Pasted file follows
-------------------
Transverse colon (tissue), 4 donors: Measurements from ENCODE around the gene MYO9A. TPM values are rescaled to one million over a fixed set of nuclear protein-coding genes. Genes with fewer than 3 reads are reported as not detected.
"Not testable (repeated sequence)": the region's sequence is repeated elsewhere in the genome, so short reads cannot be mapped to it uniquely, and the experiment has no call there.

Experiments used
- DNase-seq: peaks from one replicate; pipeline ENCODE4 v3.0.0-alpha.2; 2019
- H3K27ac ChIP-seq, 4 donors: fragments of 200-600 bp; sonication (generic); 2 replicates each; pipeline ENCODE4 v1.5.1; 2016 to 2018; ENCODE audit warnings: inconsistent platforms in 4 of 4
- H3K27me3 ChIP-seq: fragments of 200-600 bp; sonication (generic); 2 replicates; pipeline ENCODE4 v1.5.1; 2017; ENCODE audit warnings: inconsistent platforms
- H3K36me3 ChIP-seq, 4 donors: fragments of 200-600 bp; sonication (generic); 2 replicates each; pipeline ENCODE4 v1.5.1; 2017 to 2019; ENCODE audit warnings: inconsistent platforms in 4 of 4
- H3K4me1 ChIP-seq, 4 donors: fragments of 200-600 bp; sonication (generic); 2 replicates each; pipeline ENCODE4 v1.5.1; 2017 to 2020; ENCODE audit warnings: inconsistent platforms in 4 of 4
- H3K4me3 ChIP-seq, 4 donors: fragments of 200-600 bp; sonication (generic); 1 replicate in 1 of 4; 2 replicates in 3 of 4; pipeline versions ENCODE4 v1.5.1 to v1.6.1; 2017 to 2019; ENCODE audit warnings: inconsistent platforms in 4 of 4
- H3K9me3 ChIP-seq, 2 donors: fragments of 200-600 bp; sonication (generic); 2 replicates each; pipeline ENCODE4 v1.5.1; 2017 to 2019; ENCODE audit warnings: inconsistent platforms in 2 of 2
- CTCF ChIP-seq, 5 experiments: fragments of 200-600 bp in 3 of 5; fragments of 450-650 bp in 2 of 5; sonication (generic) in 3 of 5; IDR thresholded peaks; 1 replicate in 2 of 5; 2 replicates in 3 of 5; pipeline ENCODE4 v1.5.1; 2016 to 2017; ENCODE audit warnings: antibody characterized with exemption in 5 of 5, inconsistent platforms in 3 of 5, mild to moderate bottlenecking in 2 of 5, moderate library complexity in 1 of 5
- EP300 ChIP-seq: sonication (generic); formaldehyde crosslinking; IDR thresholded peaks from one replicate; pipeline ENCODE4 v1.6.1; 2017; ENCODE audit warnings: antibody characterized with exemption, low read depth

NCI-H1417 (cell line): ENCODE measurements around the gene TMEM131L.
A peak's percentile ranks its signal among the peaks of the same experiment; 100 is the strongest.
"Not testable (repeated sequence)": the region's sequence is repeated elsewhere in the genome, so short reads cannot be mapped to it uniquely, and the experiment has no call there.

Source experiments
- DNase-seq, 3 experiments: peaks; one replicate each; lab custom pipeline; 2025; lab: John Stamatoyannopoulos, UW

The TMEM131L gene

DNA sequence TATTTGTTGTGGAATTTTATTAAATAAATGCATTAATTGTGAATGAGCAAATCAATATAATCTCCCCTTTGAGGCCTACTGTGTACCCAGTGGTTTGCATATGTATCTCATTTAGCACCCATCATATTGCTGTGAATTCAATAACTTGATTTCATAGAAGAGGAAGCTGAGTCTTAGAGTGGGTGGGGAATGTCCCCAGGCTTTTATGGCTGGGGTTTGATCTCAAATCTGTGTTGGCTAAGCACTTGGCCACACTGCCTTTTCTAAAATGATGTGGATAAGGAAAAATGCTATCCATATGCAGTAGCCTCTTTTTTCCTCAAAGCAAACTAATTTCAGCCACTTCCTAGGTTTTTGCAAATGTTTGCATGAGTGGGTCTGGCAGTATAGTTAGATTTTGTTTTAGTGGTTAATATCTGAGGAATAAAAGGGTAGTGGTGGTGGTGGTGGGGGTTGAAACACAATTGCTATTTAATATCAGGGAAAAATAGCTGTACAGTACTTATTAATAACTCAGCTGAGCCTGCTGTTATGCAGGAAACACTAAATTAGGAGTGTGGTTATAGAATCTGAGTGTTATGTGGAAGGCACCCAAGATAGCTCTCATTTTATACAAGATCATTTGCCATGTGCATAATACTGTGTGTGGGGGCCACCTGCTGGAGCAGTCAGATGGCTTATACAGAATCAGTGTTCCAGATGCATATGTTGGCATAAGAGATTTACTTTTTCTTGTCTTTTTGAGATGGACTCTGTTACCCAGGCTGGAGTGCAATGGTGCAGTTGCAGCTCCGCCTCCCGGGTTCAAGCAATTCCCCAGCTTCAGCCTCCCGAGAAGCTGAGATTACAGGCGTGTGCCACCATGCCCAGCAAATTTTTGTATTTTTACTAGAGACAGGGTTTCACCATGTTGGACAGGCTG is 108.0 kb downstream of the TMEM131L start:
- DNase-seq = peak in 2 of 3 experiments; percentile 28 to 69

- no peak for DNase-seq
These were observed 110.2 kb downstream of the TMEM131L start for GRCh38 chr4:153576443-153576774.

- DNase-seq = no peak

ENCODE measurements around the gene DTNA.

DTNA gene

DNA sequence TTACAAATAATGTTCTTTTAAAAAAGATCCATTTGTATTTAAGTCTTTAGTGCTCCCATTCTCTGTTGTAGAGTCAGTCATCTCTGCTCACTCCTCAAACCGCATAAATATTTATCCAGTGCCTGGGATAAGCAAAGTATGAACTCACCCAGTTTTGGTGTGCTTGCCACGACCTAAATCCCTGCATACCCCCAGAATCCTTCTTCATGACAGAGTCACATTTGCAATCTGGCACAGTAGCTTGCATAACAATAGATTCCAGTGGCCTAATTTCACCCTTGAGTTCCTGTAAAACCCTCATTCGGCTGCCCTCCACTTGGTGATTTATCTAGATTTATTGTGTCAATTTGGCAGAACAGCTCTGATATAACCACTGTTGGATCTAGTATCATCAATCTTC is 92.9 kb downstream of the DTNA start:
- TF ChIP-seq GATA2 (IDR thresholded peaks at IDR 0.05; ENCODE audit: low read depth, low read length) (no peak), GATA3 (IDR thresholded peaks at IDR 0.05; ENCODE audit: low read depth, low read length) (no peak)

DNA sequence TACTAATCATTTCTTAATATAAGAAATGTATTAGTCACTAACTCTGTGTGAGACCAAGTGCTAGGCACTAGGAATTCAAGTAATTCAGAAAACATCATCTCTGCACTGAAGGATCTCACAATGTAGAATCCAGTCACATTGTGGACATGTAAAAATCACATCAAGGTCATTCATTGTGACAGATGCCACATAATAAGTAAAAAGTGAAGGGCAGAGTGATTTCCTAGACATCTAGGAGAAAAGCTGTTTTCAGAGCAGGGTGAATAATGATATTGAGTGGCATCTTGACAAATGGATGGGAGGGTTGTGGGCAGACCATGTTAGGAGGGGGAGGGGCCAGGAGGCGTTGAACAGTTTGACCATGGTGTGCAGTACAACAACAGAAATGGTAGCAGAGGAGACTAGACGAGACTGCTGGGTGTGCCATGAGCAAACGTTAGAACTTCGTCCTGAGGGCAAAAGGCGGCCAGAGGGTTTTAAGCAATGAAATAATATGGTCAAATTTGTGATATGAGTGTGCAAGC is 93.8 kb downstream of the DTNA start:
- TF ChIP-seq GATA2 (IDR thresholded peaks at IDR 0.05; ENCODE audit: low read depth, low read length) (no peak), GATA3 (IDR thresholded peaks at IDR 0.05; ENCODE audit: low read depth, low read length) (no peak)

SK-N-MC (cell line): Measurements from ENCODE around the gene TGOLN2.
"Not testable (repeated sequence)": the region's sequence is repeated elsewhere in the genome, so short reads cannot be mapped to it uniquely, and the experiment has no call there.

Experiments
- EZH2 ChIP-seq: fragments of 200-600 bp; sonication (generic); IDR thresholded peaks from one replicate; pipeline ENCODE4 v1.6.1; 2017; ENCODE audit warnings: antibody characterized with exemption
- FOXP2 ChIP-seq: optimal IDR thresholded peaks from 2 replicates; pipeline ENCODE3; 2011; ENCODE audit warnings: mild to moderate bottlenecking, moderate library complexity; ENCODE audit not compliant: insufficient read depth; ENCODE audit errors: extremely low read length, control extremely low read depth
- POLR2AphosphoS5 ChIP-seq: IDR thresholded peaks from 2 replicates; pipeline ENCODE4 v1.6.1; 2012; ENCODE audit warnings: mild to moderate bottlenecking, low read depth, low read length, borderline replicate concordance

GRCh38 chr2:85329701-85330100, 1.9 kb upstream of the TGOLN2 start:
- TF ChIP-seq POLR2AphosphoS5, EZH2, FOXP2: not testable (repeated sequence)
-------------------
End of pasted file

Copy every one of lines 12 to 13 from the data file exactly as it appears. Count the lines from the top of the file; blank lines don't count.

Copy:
- EP300 ChIP-seq: sonication (generic); formaldehyde crosslinking; IDR thresholded peaks from one replicate; pipeline ENCODE4 v1.6.1; 2017; ENCODE audit warnings: antibody characterized with exemption, low read depth

NCI-H1417 (cell line): ENCODE measurements around the gene TMEM131L.